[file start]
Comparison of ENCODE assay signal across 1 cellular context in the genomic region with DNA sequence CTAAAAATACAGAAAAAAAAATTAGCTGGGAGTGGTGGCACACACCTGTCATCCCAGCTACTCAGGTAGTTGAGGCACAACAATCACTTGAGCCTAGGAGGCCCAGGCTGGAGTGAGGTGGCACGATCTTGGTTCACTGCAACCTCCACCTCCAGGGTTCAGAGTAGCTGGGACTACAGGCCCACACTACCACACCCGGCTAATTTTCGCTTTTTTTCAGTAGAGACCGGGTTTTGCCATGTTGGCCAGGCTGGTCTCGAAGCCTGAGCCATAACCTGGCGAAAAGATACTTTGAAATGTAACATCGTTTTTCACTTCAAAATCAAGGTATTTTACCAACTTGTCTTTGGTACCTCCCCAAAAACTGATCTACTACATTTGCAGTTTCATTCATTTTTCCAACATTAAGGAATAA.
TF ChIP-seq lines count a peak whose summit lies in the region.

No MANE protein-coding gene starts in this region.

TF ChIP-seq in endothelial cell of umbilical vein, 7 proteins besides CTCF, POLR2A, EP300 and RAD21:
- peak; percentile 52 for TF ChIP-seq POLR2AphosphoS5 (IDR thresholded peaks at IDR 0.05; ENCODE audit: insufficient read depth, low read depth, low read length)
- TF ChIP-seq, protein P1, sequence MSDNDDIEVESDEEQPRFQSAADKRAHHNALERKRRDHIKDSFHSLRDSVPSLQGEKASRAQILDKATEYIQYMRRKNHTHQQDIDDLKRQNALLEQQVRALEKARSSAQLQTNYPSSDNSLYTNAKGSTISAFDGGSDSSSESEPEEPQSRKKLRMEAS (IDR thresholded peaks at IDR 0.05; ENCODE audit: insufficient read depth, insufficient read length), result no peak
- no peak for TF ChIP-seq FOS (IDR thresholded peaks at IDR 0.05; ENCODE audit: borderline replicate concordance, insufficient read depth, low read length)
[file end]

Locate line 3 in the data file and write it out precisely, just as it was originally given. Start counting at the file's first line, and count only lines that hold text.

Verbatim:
No MANE protein-coding gene starts in this region.